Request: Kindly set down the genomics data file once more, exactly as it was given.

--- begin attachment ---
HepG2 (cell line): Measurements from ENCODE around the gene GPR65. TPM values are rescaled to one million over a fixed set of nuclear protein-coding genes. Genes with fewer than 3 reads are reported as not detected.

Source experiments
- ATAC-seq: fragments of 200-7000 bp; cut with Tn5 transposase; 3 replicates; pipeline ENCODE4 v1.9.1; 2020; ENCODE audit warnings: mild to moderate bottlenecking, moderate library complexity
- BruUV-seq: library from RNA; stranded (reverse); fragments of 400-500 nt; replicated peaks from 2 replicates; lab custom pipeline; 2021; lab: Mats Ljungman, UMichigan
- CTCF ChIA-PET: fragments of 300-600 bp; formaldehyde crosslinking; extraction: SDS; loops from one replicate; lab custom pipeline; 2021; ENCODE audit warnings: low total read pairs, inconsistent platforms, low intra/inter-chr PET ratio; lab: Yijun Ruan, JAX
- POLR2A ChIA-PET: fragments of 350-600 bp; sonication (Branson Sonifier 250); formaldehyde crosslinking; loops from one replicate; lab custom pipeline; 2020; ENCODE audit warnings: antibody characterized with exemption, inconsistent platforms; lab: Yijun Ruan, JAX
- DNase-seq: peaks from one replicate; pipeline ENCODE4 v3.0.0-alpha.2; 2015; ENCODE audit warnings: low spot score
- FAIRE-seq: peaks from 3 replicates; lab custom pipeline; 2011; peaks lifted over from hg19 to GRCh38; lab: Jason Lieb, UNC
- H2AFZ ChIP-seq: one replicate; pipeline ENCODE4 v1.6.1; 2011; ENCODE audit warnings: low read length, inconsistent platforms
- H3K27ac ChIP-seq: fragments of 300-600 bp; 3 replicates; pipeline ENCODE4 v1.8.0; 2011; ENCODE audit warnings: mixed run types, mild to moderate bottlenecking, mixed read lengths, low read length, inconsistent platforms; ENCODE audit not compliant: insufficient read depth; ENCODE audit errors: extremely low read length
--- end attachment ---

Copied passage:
HepG2 (cell line): Measurements from ENCODE around the gene GPR65. TPM values are rescaled to one million over a fixed set of nuclear protein-coding genes. Genes with fewer than 3 reads are reported as not detected.

Source experiments
- ATAC-seq: fragments of 200-7000 bp; cut with Tn5 transposase; 3 replicates; pipeline ENCODE4 v1.9.1; 2020; ENCODE audit warnings: mild to moderate bottlenecking, moderate library complexity
- BruUV-seq: library from RNA; stranded (reverse); fragments of 400-500 nt; replicated peaks from 2 replicates; lab custom pipeline; 2021; lab: Mats Ljungman, UMichigan
- CTCF ChIA-PET: fragments of 300-600 bp; formaldehyde crosslinking; extraction: SDS; loops from one replicate; lab custom pipeline; 2021; ENCODE audit warnings: low total read pairs, inconsistent platforms, low intra/inter-chr PET ratio; lab: Yijun Ruan, JAX
- POLR2A ChIA-PET: fragments of 350-600 bp; sonication (Branson Sonifier 250); formaldehyde crosslinking; loops from one replicate; lab custom pipeline; 2020; ENCODE audit warnings: antibody characterized with exemption, inconsistent platforms; lab: Yijun Ruan, JAX
- DNase-seq: peaks from one replicate; pipeline ENCODE4 v3.0.0-alpha.2; 2015; ENCODE audit warnings: low spot score
- FAIRE-seq: peaks from 3 replicates; lab custom pipeline; 2011; peaks lifted over from hg19 to GRCh38; lab: Jason Lieb, UNC
- H2AFZ ChIP-seq: one replicate; pipeline ENCODE4 v1.6.1; 2011; ENCODE audit warnings: low read length, inconsistent platforms
- H3K27ac ChIP-seq: fragments of 300-600 bp; 3 replicates; pipeline ENCODE4 v1.8.0; 2011; ENCODE audit warnings: mixed run types, mild to moderate bottlenecking, mixed read lengths, low read length, inconsistent platforms; ENCODE audit not compliant: insufficient read depth; ENCODE audit errors: extremely low read length